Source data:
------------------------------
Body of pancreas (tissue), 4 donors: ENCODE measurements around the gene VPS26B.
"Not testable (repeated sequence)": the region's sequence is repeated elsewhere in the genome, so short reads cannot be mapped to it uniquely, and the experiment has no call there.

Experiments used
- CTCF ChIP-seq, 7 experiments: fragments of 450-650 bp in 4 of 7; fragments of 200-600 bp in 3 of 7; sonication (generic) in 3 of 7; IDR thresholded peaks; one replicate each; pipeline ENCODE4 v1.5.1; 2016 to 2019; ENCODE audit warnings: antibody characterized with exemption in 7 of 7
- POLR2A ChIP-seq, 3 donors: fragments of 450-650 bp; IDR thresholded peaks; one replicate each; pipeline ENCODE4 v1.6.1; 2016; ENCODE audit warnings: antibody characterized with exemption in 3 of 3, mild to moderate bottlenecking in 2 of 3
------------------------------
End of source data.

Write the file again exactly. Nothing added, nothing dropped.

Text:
Body of pancreas (tissue), 4 donors: ENCODE measurements around the gene VPS26B.
"Not testable (repeated sequence)": the region's sequence is repeated elsewhere in the genome, so short reads cannot be mapped to it uniquely, and the experiment has no call there.

Experiments used
- CTCF ChIP-seq, 7 experiments: fragments of 450-650 bp in 4 of 7; fragments of 200-600 bp in 3 of 7; sonication (generic) in 3 of 7; IDR thresholded peaks; one replicate each; pipeline ENCODE4 v1.5.1; 2016 to 2019; ENCODE audit warnings: antibody characterized with exemption in 7 of 7
- POLR2A ChIP-seq, 3 donors: fragments of 450-650 bp; IDR thresholded peaks; one replicate each; pipeline ENCODE4 v1.6.1; 2016; ENCODE audit warnings: antibody characterized with exemption in 3 of 3, mild to moderate bottlenecking in 2 of 3